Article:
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Transatlantic Correspondence

Modernity, Epistolarity, and Literature in Spain and Spanish America, 1898–1992

José Luis Venegas

Publication Year: 2014

Transatlantic Correspondence: Modernity, Epistolarity, and Literature in Spain and Spanish America, 1898–1992 by José Luis Venegas explores how influential Spanish and Spanish American writers used letters in their literary works to formulate distinctive visions of modernity. Bringing into the discussion authors such as Rubén Darío, Miguel de Unamuno, Carmen Martín Gaite, and Gabriel García Márquez, Venegas reveals unsuspected connections between the authors’ literary use of epistolary writing and their opinions about the place of Hispanic culture and civilization within a global context. Transatlantic Correspondence contributes to broader debates on literary transnationalism and the contradictory nature of modernity. Each chapter frames literary works by authors from both sides of the Atlantic within key historical events spanning the loss of Spain’s overseas possessions in 1898 to the commemoration of Columbus’s quincentennial in 1992. This broad range of historical reference is counterpointed by the nuanced examination of a single formal feature in a wide variety of canonical and non-canonical texts. Drawing on insights from postcolonial studies, the book addresses the link between historical transformations that traverse decades and continents and specific stylistic choices in order to foster an understanding of Hispanic literary and cultural studies that is not limited by categories such as “movement,” “generation,” and “national literature.”

Published by: The Ohio State University Press

Series: Transoceanic Studies

Title Page, Copyright Page, Dedication

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Table of Contents

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pp. ix-x

During the years that it took me to complete this project, I have incurred many debts that I must acknowledge now. I would like to thank, first of all, Wake Forest University for providing a grant from the Archie Fund for the Arts and the Humanities that allowed me to travel...

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Introduction: Engaging Correspondence

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pp. 1-48

On February 2, 1894, Senator Santiago de Liniers, newly inducted into the Spanish Royal Academy, gave a speech in front of his fellows on the utility of epistolary writing for the revitalization of Spain’s social life and historical reputation. At a time when Spanish intellectuals...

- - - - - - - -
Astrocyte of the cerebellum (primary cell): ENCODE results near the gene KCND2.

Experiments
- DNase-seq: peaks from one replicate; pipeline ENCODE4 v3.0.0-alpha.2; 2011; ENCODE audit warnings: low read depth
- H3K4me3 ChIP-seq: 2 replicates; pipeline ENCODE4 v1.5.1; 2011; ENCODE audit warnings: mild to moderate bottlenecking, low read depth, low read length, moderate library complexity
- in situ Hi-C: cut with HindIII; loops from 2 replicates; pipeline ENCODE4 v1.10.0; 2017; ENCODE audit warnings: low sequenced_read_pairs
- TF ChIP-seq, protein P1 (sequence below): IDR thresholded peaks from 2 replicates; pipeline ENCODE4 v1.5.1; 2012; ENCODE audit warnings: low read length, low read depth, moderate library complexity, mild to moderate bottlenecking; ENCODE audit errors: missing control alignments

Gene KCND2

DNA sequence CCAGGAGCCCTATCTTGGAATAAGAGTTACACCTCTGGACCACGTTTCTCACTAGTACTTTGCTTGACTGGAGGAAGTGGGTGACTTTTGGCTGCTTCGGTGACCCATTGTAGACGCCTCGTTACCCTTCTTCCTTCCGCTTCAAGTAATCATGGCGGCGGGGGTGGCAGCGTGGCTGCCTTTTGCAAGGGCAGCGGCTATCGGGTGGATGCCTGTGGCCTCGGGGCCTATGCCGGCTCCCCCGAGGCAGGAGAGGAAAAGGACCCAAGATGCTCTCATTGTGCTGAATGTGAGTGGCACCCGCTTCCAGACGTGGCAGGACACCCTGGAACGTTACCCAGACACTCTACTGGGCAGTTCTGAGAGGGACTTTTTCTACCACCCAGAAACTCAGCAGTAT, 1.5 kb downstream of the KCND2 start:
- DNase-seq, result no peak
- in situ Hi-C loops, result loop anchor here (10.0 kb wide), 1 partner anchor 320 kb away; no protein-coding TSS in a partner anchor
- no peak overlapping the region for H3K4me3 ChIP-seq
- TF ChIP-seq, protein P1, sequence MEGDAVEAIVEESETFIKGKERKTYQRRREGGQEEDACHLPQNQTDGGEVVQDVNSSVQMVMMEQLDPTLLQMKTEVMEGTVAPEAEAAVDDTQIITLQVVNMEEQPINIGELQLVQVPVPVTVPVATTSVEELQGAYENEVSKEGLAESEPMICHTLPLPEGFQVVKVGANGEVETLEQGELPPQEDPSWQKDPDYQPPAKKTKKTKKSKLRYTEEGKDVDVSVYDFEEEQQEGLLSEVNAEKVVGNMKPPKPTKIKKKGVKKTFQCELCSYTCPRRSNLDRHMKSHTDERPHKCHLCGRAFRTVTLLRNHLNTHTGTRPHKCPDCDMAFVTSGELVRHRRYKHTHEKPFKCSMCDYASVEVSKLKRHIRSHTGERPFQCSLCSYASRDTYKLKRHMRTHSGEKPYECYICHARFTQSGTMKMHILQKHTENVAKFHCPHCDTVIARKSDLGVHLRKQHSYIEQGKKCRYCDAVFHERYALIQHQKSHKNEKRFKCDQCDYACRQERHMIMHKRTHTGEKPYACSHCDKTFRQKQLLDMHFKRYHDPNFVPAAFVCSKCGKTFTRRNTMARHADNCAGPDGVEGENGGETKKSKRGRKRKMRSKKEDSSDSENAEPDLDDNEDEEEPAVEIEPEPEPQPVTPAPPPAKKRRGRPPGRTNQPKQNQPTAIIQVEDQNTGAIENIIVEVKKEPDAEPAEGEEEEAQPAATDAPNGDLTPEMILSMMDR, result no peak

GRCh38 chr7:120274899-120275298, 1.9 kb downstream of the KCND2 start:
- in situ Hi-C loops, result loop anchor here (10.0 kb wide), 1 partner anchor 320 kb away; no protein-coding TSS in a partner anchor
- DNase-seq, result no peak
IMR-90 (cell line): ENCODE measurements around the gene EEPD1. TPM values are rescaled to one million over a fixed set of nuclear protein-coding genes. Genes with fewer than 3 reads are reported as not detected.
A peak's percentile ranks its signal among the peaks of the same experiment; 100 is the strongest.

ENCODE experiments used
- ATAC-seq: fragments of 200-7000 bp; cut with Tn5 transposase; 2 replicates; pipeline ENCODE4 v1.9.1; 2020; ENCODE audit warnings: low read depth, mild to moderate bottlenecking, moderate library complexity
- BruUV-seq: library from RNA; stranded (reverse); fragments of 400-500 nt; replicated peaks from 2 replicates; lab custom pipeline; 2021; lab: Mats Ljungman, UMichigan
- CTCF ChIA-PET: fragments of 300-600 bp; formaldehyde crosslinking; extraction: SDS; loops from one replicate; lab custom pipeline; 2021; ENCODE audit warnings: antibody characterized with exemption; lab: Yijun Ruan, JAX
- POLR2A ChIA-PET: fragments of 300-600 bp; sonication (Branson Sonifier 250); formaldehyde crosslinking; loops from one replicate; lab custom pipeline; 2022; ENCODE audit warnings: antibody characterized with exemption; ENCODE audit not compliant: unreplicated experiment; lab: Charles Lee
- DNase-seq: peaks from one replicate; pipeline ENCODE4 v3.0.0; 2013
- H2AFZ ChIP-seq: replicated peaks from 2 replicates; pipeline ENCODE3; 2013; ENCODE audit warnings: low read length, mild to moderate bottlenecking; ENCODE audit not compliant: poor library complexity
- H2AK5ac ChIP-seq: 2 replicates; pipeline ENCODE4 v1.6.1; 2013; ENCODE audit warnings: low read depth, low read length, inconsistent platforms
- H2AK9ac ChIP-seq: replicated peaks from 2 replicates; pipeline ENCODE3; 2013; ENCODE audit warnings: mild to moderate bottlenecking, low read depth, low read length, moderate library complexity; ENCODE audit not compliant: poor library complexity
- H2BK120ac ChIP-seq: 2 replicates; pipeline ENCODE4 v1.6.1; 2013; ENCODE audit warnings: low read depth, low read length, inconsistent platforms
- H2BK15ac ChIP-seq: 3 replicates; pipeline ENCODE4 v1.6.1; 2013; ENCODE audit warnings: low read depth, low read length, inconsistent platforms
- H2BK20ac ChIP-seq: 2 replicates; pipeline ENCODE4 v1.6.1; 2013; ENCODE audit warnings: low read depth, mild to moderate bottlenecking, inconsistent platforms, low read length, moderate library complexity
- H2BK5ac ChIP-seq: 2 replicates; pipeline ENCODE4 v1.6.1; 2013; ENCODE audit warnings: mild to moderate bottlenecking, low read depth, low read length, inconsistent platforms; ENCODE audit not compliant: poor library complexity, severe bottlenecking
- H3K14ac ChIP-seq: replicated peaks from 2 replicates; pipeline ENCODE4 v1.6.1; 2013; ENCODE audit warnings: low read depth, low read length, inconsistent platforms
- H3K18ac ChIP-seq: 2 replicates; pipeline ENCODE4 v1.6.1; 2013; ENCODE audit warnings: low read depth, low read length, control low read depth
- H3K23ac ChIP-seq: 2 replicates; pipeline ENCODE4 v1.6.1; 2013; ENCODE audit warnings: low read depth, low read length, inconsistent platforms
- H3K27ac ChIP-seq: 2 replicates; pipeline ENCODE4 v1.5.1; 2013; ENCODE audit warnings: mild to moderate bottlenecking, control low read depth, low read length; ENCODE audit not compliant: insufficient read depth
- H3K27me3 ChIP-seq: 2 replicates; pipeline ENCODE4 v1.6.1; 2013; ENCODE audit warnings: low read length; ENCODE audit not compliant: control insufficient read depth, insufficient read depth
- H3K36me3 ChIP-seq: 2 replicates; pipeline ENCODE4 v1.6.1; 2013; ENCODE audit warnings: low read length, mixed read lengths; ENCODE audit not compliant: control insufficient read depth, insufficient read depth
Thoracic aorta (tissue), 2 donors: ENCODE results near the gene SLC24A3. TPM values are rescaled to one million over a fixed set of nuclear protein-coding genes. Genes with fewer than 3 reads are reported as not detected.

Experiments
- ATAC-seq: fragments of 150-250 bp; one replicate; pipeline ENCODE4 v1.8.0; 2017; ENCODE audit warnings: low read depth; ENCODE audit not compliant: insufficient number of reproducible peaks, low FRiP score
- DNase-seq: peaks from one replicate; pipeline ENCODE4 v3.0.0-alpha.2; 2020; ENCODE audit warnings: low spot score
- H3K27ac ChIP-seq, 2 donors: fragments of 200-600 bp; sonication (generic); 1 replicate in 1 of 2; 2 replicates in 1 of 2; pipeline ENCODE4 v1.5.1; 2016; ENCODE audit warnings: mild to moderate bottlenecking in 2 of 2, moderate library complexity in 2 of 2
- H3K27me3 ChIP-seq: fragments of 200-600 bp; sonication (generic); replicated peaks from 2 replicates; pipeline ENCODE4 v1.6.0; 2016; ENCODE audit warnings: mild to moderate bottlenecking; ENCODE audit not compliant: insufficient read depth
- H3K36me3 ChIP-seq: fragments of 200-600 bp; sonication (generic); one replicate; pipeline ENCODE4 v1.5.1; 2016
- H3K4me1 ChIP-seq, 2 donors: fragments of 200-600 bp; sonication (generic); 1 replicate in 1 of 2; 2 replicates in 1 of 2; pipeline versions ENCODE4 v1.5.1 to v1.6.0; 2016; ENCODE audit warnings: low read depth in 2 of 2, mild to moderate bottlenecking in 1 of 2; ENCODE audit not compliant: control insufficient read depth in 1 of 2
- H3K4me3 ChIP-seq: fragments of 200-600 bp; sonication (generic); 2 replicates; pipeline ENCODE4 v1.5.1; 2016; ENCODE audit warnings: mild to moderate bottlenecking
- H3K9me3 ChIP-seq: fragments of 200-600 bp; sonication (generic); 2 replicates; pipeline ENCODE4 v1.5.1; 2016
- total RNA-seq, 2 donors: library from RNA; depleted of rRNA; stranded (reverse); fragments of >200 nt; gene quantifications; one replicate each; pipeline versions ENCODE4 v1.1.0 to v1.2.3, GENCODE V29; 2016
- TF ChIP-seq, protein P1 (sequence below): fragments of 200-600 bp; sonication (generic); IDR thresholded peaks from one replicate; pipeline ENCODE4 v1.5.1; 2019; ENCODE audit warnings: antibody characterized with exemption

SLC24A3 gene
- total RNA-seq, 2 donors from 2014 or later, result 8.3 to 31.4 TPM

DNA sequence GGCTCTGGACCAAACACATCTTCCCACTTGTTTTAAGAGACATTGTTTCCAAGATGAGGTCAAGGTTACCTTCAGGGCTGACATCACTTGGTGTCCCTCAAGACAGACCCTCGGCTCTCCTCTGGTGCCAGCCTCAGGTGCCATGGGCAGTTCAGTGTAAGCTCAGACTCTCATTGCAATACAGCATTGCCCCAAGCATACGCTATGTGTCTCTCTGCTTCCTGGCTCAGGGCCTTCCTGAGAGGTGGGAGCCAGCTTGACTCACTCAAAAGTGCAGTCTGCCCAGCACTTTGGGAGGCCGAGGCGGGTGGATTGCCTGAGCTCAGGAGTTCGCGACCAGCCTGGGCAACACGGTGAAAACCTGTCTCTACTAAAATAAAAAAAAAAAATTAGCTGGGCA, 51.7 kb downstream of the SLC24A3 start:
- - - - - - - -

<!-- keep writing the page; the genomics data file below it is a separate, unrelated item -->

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Chapter 1. Epistolarity and the Rhetoric of Hispanism

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pp. 49-69

Twelve years after the loss of Spain’s last American colonies in Cuba and Puerto Rico, Miguel de Unamuno wrote in a letter to Chilean poet Ernesto Guzmán that “what is certain now is that we discover our own ‘I’ [nuestro yo, el propio nuestro] as we enter in contact with...

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Chapter 2. Quixotic Correspondence

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pp. 70-102

In one of his more memorable essays on Cervantes’s Don Quixote, titled “La mejor carta de amores de la literatura española” [“The Best Love Letter in Spanish Literature”] (1951), Pedro Salinas discusses the fate of a love letter that the famous knight errant sends to his beloved...

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Chapter 3. Postal Insurgency

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pp. 103-122

In the introduction to his two-volume Apuntes y documentos para la historia del correo mexicano [Notes for the History of Mexican Mail] (1908), historian José Velarde celebrates mail as the carrier of civilization and as a durable link connecting the citizens of the modern...

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Chapter 4. Transatlantic Transitions

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pp. 123-180

In Spain and Latin America’s Southern Cone, the passage from dictatorship to democracy between the mid-1970s and the early 1990s meant the final triumph of the politics of neoliberalism and the defeat of socialism and national populism as viable political options. Writing after the loss...

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Chapter 5. Failed Deliveries

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pp. 181-214

In late July 1992, Gabriel García Márquez arrived in Seville, Spain, to participate in the celebration of Colombia’s national day at the World Fair, Expo’92. His contribution to his native country on the 500th anniversary of Columbus’s voyage to America was to present in the Colombian...

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Conclusion: Crossing Letters

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pp. 215-222

Ep i s tolary writing was crucially constitutive of the bourgeois individual in modern Europe. During the eighteenth century, letter writing abandoned the formalistic conventions of the ars dictaminis and contributed decisively to the creation and expansion of a public sphere of...

Works Cited

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pp. 223-237


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pp. 238-242

Transoceanic Studies

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E-ISBN-13: 9780814271377
E-ISBN-10: 0814271375
Print-ISBN-13: 9780814212561
Print-ISBN-10: 0814212565

Page Count: 272
Publication Year: 2014

Series Title: Transoceanic Studies